When it comes to race relations, this past week was one that suggested things aren't getting any better.
First there was celebrity chef Paula Deen in a professional tailspin after acknowledging in a sworn deposition that she had used the N word. Worse, I thought, was her admission that she once had thoughts of planning a plantation-themed wedding for her brother, Bubba. ("Yes, I did say that I would love for Bubba to experience a very Southern-style wedding, and we did that. We did that.")
Then came the start of the George Zimmerman trial, in which the neighborhood watchman faces second-degree murder charges for having shot and killed Trayvon Martin. Quoting Zimmerman as he tailed Martin, the first words uttered by prosecutor John Guy were: "F-ing punks. These a-holes always get away." The prosecutor was attempting to show that Zimmerman "profiled" Martin, even though the trial court had prohibited him from using the words racial profiling. Guy said, "He profiled him as someone who was about to commit a crime in his neighborhood, and then he acted on it, and that's why we're here." As the trial began, prosecution witness Rachel Jeantel testified that her friend Martin referred to Zimmerman as a "creepy- a- cracker."
Next came a pair of Supreme Court rulings, each decided by a 5-4 margin. One gutted Section 4 of the Voting Rights Act, which requires nine states, mostly Southern, and parts of others, to obtain federal clearance before tinkering with voting procedures. Another ruling upheld affirmative action only in narrow circumstances and after imposing strict scrutiny.
Considering that the Voting Rights Act was reauthorized by overwhelming margins in 2006 (390-33 in the House, 98-0 in the Senate), it would seem as if Congress supports the ideals of the legislation and could easily update the formula that Chief Justice John G. Roberts Jr. and his colleagues found dated. But there's a big difference between what politicians will do when the lights are on and the votes are cast, and what goes on behind closed doors when sausage is being made.
When I opined on the radio that the collection of these headlines made me realize that race relations aren't where we would all hope they would be, and might be hampered by the changing demographics of the nation, my comment prompted a noteworthy response.
Melissa from Dallas was listening to me as she dropped off her son at pre-K on Tuesday. I was focused on the affirmative-action case, Fisher v. University of Texas at Austin. Abigail Fisher, a white woman, sued after being denied admission at UT, claiming that minorities with inferior qualifications were admitted in her stead. In an unusually brief opinion (13 pages), the court narrowly upheld affirmative action but remanded the case to the appellate court for additional review. Justice Anthony M. Kennedy wrote that there needs to be a showing that "no workable race-neutral alternatives would produce the educational benefits of diversity."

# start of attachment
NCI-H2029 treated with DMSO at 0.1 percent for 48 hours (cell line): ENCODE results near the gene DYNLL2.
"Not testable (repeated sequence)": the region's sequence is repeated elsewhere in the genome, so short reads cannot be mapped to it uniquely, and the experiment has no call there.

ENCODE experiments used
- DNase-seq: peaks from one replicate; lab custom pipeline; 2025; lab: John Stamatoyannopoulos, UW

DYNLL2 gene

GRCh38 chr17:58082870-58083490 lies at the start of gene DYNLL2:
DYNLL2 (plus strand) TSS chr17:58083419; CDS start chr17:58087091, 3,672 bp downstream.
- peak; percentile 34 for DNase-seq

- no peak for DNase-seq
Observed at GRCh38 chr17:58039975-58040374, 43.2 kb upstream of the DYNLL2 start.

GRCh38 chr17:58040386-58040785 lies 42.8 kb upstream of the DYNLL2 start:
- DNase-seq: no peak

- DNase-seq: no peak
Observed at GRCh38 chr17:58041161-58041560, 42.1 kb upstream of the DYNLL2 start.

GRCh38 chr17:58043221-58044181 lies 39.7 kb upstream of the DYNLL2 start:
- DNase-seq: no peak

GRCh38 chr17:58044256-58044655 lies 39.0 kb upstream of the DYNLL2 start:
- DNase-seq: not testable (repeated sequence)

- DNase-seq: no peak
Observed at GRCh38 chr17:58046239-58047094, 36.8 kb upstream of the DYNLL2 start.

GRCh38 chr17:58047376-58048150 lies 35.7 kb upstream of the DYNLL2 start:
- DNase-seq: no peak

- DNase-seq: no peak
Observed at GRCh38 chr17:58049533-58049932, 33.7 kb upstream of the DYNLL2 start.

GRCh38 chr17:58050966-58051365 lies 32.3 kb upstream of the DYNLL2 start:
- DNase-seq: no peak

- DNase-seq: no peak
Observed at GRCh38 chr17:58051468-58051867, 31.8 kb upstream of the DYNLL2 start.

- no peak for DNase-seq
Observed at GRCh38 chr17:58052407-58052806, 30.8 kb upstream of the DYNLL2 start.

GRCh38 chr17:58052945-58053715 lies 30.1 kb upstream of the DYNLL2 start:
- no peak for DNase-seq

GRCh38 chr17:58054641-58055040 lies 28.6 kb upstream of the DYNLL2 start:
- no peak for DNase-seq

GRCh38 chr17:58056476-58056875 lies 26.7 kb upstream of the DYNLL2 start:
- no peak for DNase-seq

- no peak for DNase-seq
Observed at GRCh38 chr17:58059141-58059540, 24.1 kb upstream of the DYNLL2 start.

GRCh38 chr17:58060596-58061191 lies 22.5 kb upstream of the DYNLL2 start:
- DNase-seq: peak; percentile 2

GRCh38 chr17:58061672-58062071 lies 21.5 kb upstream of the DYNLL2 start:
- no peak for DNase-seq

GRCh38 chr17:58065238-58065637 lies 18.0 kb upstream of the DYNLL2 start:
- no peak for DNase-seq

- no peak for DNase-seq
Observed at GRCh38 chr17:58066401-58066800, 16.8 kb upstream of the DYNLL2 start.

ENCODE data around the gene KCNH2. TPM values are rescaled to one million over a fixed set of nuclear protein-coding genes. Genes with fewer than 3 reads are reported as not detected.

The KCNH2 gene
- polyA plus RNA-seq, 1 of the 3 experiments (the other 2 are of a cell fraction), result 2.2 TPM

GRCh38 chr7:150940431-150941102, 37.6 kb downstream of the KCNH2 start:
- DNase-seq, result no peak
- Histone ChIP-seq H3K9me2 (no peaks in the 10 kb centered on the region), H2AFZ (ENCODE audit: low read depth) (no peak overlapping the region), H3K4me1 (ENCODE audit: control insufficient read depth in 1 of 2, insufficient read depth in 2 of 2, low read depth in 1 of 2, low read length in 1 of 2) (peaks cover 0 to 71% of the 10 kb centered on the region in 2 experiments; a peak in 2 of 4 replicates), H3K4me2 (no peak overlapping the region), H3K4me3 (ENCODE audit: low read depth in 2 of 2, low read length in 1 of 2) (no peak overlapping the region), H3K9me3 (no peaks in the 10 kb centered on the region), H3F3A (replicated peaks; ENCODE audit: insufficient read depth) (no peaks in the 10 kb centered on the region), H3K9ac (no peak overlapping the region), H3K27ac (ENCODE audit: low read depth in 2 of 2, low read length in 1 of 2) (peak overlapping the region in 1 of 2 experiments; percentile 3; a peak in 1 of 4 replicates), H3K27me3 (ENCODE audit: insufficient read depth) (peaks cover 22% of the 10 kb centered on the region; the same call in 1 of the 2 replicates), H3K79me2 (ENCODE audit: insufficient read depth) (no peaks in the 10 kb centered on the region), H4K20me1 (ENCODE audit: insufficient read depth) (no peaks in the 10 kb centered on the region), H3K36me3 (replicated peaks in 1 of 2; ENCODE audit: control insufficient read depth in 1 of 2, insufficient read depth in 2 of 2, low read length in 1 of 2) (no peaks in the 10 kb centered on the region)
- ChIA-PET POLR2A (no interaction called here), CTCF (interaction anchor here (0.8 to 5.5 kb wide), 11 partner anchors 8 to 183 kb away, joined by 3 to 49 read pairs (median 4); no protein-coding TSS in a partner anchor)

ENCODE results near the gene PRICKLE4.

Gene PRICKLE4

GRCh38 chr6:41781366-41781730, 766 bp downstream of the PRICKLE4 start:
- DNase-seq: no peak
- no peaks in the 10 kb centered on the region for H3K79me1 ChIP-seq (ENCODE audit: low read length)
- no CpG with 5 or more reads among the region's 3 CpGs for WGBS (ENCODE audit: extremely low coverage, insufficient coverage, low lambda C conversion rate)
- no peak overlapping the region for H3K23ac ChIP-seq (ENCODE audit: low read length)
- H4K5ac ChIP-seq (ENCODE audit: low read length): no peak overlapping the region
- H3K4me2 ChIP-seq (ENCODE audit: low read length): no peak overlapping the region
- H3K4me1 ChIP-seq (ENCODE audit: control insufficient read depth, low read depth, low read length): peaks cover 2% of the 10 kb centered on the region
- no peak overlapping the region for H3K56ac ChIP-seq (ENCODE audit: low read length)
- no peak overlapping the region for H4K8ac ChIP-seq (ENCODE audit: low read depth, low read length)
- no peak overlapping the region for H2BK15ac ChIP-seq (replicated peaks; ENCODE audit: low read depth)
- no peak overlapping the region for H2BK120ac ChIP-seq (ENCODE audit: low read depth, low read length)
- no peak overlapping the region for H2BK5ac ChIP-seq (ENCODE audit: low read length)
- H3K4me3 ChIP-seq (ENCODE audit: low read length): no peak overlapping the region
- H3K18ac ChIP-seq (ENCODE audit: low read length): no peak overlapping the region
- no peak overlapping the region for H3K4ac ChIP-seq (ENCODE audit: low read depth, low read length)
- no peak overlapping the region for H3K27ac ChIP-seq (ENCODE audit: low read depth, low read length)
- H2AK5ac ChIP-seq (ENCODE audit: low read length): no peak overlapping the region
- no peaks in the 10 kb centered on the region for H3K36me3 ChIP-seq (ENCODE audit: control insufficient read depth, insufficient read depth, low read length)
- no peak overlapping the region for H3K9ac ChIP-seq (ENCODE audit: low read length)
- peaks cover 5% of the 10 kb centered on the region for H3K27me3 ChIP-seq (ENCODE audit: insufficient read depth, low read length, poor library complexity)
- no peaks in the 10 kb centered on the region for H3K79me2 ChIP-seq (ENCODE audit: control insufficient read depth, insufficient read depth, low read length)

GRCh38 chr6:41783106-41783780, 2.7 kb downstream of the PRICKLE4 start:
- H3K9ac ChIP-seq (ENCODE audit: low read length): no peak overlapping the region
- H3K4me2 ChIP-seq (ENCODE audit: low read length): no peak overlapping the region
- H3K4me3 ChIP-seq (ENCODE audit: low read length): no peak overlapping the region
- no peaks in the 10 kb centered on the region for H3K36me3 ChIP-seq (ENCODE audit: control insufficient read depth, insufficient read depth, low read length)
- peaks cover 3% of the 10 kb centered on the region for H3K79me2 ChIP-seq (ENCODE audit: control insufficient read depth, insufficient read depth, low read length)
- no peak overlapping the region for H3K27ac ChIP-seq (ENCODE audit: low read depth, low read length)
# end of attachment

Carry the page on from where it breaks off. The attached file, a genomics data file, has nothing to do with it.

I made what I thought was a practical, political observation, namely that if affirmative action is running out of support in 2013, imagine how hard it will be to defend the necessity come 2050, when whites will collectively be a minority in comparison with people of color. Melissa responded that there were more important considerations than the raw numbers in demographics.
"The reason affirmative action exists is because for 300 years we had legalized slavery. And then we had another 100 years of segregation based on Jim Crow," she reminded.
She thought it would be grossly premature to say that after that many years of legalized discrimination based on one factor - race - it's now time to get rid of affirmative action.
I was sufficiently intrigued to continue our conversation by e-mail. It turns out that Melissa is Melissa Malonson, a senior civil rights attorney for the Department of Education's Office for Civil Rights. She was speaking for herself, and not on behalf of the government. Her passion for the Fisher case stems from having graduated in the UT Law School's Class of 1999, the last class to enter the school before Hopwood v. Texas. Hopwood was the first successful affirmative-action challenge to university admissions since the famed Bakke case. It resulted in the top 10 percent rule in Texas, where the top of every class in the Lone Star State is assured admission to a state university.
"I was one of only 20-plus blacks in law school at UT. And there were only seven black males in the entire class that followed me in law school, the Class of 2000," she said.
More important than just population data, she said, will be the questions of who is then running the institutions, and who is running the country?
Wherever we are in race relations, last week has proved that the Supreme Court is wrong. In the opinion released Tuesday neutering the Voting Rights Act, Roberts wrote that Congress "reenacted a formula based on 40-year-old facts having no logical relation to the present day."
If only he were correct.